Family members rallied behind Anthony McGriff to make sure he made it to campus
Troy Moon, Pensacola State College
Recent Pensacola State College graduate Anthony McGriff II is going places.
You can tell by his eye-popping graphic art designs that he has the talent to take him far in the world of advertising and marketing. Now, McGriff might need a car ride to actually get him to where he needs to go. But that’s OK. Because his family is there for him.
McGriff earned his Marjan Mazza Bachelor of Applied Science degree in Business and Management, Graphic Design concentration on Sunday. Some might have doubted he would be able to finish. After all, he was in a horrible vehicle accident during his second semester at PSC, an accident that shattered his hipbone and pelvis.
McGriff wasn’t able to walk and was wheelchair-bound for six months. Compounding his problems – he and his family live in Crestview, about a 45-minute to an hour drive to the Pensacola campus. He couldn’t drive. He was an hour away from where he needed to go. That’s when his family stepped in.
“I didn’t want to give up on my education,’’ said McGriff, a 2014 graduate of Crestview High School. “My family helped me out so much. My sisters (Miriam and Rachael) would drive me to class and take me home. Sometimes my parents would drive me. I couldn’t have done it without them.”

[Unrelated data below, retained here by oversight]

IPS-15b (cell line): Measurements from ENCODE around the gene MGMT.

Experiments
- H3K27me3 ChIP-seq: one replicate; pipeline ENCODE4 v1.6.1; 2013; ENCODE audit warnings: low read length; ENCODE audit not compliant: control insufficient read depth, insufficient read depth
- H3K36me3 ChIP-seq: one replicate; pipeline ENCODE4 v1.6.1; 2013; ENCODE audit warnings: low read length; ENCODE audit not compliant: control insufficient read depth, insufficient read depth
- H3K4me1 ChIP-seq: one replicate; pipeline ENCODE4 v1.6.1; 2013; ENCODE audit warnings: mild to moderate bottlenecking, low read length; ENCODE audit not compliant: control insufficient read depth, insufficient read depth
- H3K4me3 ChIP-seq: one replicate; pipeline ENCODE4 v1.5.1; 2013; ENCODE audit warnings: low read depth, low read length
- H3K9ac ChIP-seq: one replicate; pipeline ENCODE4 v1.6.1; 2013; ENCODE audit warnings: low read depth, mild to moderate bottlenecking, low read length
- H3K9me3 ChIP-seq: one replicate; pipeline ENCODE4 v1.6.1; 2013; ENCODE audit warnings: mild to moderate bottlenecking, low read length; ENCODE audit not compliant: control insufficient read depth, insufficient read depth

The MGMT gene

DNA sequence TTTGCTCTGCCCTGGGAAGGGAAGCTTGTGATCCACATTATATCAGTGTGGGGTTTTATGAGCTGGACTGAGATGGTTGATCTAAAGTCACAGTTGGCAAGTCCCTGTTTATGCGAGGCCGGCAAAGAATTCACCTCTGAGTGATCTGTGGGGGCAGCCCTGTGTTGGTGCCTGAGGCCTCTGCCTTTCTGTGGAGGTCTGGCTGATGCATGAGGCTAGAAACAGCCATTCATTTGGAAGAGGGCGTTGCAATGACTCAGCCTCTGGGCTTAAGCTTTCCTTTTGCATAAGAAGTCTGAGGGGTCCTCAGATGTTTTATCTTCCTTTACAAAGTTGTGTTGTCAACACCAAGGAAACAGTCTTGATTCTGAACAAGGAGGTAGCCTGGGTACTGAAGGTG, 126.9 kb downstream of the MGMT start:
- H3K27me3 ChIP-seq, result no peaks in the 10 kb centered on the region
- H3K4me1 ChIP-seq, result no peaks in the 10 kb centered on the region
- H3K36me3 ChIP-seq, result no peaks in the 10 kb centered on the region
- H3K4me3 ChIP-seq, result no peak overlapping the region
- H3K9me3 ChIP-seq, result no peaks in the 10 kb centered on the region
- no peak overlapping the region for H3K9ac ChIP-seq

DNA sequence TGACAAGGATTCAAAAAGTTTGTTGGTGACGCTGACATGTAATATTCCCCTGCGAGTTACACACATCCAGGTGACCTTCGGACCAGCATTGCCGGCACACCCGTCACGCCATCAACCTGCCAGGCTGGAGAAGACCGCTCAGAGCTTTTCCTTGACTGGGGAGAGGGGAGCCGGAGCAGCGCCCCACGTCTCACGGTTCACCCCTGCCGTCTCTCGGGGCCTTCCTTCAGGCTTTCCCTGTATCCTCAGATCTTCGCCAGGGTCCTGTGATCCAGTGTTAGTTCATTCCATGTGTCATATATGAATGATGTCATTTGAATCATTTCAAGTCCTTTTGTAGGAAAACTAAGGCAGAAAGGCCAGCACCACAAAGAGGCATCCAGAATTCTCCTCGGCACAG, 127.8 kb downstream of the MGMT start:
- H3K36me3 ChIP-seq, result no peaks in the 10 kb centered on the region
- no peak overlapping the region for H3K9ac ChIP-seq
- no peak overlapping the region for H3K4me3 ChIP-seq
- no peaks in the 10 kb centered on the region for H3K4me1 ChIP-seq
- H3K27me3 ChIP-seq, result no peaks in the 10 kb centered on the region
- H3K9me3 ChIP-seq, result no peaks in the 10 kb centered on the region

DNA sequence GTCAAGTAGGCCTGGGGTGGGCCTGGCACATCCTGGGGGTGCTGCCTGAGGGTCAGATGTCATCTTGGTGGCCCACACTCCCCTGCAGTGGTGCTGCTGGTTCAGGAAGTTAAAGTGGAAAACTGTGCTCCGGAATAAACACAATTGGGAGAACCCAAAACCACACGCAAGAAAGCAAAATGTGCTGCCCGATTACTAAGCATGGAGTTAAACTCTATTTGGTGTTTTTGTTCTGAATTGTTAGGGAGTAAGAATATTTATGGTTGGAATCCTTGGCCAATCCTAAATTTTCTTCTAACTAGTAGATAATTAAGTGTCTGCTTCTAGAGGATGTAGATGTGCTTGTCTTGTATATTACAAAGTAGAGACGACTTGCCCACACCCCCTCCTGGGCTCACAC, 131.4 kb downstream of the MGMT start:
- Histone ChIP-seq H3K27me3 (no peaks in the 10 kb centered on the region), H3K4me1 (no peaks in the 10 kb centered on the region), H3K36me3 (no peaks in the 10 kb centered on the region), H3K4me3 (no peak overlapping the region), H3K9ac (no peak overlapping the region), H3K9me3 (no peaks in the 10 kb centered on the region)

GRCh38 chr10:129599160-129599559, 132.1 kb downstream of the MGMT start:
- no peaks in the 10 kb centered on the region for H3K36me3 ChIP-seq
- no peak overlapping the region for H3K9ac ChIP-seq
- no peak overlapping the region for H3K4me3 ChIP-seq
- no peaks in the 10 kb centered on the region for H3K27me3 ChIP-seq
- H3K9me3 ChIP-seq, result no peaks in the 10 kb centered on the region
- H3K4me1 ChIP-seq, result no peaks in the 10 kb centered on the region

McGriff had to re-learn to walk.
“His sisters would drive him to Pensacola, put him in the wheelchair and roll him to class,’’ said his father, Anthony McGriff Sr. “We (with mother Serall McGriff) did the same thing. He didn’t miss a beat. He kept his GPA up and kept going, even through physical therapy. We’re very proud of him.”
On Thursday, the family attended the PSC 2021 Marjan Mazza Bachelor of Applied Science in Business and Management – Graphic Design Senior Exhibition in the Switzer Gallery in the Anna Lamar Switzer Center for Visual Arts.
Students had to create marketing and advertising materials for fictional companies. McGriff’s company is “IBEX,” a clothing company. And his designs seemed worthy of any high-end fashion magazine or advertising campaign.
“It ranges from street wear to fancier outfits,’’ McGriff said of his “IBEX” designs. “I think my style can be classified as smooth.” (Just like him. He’s so smooth that the black-and-green checker pants he wore to the exhibition matched the pants featured in one of his “IBEX” designs.)
“We’re do proud of him,’’ said sister Miriam. “He never gave up. We drove him because we want to support him.”
But that’s a long drive back-and-forth to Crestview – the sisters would spend time at the mall or other nearby businesses while their brother was in class. Did either of them ever wonder during those long car rides whether their brother was worth it? (We were joking, of course, when we posed the question.)
“We know he’s worth it,’’ Miriam said.
“Definitely,’’ Rebecca said. “He’s dedicated and persistent and we’re all so proud of him. He’s definitely worth it.”
Now that he’s graduated, McGriff is applying for various advertising and marketing positions.
“I just want to see where the road leads,’’ he said. “I want to be able to help my family. That’s one thing I know, but they’ve given so much to me. I want to be able to give back to them.”